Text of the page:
PORTLAND, Mich. (WOOD) — Four Portland churches that sustained heavy damage in last week’s tornado held a joint worship service on Sunday.

The town was ravaged by an EF-1 tornado on Monday that damaged dozens of businesses, homes and churches. Five people sustained minor injuries, but no one was seriously hurt.

“It took about half of our roof. We had quite a bit of water damage, too. We’re displaced at the moment. We can’t meet probably for the next few months,” said Duane Bower, the pastor of Epic Community Church.

First Baptist Church, First Congregational Church and United Methodist Church of Portland were also damaged by the storm. The sanctuary of First Congregational was deemed unsalvageable and crews started demolishing it last week. Thursday, the steeple at First Baptist was torn down after it was cracked and fears arose it may fall.

All four churches decided to unite for a joint service at Portland High School.

“It’s really emotional. A big step to see that it’s bringing a lot of people together. This community is always great when there’s a disaster. Everybody helps everybody else and it’s just wonderful to see all the churches pull together,” said Pat Durrant.

Durrant has been a member of the First Congregational Church since 1963 and it holds a special place in her heart.

“My children were all raised there, and on my 25th anniversary, we were remarried there, so it means a lot. Everybody still has faith in the Lord and it’s a day of beginning to rebuild and that we’re one step forward,” said Durrant.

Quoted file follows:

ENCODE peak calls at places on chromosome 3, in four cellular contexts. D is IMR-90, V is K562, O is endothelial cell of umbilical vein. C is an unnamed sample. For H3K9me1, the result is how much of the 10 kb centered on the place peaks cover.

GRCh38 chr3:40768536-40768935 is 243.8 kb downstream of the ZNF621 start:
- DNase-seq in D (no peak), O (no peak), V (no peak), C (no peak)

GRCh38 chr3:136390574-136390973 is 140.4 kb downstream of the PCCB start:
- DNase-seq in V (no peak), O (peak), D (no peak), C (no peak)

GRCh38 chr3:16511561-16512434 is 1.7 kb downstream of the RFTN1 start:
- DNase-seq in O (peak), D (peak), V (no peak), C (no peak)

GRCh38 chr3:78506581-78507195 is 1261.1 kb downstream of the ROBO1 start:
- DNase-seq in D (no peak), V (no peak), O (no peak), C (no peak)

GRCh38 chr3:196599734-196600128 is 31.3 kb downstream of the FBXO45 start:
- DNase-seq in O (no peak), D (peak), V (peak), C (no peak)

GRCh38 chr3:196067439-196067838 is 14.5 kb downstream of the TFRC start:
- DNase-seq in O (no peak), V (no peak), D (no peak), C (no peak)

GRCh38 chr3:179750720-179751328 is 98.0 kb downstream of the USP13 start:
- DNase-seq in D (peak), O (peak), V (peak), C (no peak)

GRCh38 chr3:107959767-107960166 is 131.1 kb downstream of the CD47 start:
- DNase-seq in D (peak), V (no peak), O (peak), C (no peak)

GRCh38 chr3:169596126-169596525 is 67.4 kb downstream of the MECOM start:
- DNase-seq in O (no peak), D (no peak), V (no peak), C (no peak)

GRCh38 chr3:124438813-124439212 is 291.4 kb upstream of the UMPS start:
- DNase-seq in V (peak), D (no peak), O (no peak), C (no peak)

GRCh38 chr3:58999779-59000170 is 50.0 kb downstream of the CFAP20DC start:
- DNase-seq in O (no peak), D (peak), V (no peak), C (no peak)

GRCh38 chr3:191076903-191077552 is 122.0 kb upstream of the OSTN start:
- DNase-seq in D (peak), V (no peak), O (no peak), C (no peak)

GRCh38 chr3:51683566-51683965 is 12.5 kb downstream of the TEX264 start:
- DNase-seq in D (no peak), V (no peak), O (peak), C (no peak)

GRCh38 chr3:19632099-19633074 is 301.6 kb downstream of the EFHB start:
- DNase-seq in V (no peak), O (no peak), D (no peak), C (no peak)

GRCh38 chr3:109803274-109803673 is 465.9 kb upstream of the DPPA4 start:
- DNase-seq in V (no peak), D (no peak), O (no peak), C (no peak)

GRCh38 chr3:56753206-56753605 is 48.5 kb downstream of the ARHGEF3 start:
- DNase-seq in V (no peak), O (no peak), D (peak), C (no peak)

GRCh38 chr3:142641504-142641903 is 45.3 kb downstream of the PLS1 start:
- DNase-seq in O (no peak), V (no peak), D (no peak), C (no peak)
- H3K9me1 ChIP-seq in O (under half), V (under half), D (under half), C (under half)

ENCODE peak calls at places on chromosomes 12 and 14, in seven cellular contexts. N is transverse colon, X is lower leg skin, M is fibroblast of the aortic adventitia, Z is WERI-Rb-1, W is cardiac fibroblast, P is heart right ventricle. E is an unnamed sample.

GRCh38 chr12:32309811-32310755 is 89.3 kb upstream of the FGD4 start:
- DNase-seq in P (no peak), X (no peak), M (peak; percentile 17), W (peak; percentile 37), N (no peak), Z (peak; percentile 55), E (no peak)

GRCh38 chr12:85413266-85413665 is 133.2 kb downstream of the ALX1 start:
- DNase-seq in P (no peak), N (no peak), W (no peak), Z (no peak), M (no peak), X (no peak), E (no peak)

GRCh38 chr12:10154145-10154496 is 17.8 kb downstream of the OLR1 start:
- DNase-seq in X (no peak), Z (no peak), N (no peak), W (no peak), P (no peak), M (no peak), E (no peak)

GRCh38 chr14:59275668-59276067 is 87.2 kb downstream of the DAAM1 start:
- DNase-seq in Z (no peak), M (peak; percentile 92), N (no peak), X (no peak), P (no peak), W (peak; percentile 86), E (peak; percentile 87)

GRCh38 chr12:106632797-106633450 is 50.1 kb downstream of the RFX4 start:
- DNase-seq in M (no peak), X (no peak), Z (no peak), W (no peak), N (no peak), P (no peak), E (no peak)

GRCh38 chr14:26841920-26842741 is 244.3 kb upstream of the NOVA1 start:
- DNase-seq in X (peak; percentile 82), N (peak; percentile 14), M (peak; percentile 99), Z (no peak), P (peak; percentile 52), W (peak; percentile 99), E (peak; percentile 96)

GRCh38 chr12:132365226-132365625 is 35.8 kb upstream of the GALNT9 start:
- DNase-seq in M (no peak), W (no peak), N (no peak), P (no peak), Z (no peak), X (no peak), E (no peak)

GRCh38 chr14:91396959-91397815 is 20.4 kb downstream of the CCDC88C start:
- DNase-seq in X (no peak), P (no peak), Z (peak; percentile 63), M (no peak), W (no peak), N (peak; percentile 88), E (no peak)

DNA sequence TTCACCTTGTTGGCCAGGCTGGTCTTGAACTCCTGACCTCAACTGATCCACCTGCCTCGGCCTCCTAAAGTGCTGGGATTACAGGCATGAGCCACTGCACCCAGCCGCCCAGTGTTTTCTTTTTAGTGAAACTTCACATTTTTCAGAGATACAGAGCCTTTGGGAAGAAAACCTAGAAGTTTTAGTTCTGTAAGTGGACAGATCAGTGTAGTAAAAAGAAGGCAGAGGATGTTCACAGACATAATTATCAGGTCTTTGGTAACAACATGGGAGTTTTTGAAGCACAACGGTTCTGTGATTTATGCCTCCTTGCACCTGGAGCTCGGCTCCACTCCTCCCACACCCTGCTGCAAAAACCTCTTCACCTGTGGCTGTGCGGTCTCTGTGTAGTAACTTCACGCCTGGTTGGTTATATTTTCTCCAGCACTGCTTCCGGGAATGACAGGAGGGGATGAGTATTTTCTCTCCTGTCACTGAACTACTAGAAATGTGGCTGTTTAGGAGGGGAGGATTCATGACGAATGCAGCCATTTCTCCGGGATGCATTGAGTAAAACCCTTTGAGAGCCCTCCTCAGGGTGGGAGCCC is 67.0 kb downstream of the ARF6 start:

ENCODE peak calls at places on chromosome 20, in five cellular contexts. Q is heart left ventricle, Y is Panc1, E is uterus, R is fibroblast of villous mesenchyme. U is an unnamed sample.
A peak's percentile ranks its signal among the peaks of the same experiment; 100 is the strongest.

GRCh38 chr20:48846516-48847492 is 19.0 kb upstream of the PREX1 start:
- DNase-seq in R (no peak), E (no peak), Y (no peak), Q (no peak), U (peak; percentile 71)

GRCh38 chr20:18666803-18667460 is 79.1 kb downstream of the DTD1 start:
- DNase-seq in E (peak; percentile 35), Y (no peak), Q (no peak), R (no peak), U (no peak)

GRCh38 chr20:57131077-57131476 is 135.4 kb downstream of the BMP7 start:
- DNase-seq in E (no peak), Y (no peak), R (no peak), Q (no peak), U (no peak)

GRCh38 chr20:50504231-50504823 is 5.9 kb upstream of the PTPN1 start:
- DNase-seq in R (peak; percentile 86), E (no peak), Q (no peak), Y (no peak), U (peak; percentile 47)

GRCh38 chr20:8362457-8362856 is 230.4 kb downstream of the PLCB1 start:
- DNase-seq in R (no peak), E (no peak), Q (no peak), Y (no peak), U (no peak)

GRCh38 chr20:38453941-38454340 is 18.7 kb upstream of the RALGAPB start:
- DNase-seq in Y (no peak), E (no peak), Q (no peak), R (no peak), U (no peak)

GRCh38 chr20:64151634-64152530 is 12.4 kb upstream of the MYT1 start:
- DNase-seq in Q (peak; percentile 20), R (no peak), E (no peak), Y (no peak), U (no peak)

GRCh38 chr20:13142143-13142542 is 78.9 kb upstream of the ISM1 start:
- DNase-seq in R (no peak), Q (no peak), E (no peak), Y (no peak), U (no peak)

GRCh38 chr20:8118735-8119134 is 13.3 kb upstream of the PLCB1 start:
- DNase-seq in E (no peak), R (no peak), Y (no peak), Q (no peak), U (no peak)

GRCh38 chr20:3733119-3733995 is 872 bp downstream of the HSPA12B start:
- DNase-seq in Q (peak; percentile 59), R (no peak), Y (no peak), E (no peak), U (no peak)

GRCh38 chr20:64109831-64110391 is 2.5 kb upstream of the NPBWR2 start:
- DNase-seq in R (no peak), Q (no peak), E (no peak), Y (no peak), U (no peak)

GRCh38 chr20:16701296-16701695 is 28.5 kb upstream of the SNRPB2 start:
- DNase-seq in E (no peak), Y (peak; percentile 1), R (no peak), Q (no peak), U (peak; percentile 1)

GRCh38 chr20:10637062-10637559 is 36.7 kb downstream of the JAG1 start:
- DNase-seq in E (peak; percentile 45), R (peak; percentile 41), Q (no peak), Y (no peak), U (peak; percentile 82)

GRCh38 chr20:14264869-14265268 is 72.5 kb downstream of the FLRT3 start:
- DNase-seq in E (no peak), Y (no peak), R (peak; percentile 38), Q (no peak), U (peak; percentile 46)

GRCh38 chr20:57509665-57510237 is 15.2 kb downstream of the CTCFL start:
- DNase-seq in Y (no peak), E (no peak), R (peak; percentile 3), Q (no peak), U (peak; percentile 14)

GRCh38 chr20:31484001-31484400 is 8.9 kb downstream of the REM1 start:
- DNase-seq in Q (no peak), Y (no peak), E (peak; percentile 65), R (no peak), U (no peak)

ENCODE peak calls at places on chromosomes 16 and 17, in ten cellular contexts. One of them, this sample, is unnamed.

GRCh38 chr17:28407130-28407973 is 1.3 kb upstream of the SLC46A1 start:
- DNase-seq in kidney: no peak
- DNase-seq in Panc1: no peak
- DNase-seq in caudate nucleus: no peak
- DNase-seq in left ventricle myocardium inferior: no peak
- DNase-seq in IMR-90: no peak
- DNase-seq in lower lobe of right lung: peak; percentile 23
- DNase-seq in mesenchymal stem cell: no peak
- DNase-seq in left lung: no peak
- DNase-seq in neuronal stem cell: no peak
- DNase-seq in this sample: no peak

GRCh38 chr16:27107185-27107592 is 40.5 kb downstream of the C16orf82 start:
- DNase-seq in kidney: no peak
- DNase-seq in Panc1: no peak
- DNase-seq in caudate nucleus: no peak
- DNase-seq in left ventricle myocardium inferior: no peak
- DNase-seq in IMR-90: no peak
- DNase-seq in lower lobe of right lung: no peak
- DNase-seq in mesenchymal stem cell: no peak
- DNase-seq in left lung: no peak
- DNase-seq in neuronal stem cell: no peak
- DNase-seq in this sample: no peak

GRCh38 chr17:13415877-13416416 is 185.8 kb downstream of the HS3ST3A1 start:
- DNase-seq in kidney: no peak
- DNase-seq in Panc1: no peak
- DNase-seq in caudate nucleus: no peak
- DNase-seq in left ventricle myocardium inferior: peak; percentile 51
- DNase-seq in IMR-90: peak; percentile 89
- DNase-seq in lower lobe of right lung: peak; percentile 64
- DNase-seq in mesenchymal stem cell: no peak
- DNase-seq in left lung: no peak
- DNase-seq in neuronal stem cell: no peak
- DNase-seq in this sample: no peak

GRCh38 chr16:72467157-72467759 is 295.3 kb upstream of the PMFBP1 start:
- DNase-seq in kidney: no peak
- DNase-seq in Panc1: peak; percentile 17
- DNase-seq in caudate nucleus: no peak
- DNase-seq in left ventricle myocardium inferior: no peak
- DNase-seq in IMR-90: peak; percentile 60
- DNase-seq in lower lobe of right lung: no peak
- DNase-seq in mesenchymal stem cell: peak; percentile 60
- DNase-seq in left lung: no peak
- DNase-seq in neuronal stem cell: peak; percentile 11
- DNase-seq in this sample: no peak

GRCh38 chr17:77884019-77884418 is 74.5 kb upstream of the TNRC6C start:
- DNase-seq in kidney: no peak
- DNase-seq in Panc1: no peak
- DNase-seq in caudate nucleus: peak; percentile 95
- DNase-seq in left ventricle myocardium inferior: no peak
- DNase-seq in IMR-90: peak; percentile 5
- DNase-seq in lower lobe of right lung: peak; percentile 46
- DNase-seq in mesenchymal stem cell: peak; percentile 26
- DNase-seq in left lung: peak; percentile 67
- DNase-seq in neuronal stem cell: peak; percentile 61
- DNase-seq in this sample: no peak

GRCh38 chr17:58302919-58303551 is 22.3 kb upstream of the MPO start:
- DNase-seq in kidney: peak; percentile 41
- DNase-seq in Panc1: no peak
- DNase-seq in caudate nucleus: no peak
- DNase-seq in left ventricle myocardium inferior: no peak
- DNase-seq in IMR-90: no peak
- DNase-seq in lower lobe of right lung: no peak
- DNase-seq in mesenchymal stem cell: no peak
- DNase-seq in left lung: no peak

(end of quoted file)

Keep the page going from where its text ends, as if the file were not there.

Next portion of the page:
A joint prayer service for members of four Portland churches damaged in the tornado. (June 28, 2015)
(The joint prayer service on Sunday.)

The churches represent different denominations, but the service was all about worship.

“I think we’ve set aside our denominational beliefs today just in order to unite and come together. We all serve the same God, and so today is all about worshiping and praising him,” Pastor Bower said.

“We can all have our different churches that we go to, but coming together as a community and worshiping together is no different than being in our own churches, but we’re coming together as one church,” said Bobbie Hoskins, a member of the United Methodist Church.

There was also a separate space for children’s ministry, which included toddlers up to third-graders.

“It’s about ministering to the kids and making sure we can do so in a manner that is comfortable for them,” said Hoskins, who is a part of United Methodist’s children’s ministry.

The next joint service will be held at the high school on July 5 at 10 a.m.

– Click Here To Visit Article Source